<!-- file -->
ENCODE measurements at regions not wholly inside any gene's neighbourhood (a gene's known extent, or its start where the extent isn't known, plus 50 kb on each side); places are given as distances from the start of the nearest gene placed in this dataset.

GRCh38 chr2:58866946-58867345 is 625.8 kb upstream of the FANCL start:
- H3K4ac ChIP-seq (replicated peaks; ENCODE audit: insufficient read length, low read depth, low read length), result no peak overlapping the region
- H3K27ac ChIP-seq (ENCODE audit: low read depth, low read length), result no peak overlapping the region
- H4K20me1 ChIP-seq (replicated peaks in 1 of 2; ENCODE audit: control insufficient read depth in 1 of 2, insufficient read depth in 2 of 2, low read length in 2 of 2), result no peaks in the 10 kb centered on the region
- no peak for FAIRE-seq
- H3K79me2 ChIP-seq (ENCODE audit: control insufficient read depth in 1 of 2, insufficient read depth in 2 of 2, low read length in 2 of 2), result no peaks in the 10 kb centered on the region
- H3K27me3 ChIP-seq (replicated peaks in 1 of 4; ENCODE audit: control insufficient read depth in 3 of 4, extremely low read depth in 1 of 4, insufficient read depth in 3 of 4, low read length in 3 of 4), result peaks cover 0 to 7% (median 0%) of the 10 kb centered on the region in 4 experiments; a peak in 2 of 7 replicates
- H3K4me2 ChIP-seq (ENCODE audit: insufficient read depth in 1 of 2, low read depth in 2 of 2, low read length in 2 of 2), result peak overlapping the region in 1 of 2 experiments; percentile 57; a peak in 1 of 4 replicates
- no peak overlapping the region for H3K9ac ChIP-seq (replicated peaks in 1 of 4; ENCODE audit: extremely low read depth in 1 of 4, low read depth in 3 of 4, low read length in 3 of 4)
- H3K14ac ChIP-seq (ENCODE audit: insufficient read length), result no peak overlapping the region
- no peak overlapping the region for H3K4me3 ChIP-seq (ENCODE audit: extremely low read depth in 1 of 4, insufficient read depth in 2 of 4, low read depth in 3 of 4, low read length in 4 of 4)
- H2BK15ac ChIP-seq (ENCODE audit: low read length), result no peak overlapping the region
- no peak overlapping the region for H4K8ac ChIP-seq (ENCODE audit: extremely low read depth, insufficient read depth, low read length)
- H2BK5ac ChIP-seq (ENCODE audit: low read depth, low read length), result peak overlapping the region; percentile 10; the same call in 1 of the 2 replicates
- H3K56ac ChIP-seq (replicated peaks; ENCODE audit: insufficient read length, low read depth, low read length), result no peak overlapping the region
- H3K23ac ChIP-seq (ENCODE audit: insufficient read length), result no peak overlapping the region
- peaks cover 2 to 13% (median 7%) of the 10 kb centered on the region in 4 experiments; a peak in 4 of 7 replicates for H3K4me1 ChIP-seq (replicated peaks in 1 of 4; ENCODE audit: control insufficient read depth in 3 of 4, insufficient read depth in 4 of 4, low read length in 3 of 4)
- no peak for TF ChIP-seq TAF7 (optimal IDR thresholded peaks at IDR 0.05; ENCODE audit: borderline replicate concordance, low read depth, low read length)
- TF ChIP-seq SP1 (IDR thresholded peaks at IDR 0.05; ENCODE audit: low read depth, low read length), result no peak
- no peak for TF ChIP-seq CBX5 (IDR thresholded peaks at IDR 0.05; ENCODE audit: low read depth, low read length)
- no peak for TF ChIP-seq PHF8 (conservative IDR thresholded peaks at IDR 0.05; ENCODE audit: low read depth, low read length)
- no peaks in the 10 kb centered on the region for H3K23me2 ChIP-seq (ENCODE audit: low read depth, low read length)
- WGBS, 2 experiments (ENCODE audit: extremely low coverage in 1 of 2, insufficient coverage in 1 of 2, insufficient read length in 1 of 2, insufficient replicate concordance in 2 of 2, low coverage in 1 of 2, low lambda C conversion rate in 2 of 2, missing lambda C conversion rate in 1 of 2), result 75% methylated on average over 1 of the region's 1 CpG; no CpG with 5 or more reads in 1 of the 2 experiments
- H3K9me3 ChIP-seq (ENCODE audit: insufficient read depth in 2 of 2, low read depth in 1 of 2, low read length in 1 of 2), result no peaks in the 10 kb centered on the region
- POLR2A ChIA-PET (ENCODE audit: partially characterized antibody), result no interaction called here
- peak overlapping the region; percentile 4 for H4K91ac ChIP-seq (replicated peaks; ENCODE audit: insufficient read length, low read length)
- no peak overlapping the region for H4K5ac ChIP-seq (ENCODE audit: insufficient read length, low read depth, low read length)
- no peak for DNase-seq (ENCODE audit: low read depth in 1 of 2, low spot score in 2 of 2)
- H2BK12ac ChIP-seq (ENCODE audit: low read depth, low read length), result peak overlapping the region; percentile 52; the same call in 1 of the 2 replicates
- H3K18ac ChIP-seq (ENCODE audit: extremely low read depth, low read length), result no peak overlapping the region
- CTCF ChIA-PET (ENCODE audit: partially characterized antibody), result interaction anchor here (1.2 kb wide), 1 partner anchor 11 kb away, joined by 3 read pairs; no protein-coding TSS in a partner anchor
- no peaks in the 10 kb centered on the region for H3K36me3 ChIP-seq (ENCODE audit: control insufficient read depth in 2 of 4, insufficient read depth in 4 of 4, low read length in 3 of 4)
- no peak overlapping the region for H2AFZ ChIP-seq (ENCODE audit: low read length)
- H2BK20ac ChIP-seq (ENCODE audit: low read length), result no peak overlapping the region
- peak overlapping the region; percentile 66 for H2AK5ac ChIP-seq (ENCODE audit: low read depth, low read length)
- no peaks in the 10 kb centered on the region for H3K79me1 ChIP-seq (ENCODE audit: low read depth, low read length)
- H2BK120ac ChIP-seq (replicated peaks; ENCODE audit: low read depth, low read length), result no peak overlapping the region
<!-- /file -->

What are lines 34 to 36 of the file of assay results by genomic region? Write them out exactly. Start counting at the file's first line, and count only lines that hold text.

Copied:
- no peak overlapping the region for H2AFZ ChIP-seq (ENCODE audit: low read length)
- H2BK20ac ChIP-seq (ENCODE audit: low read length), result no peak overlapping the region
- peak overlapping the region; percentile 66 for H2AK5ac ChIP-seq (ENCODE audit: low read depth, low read length)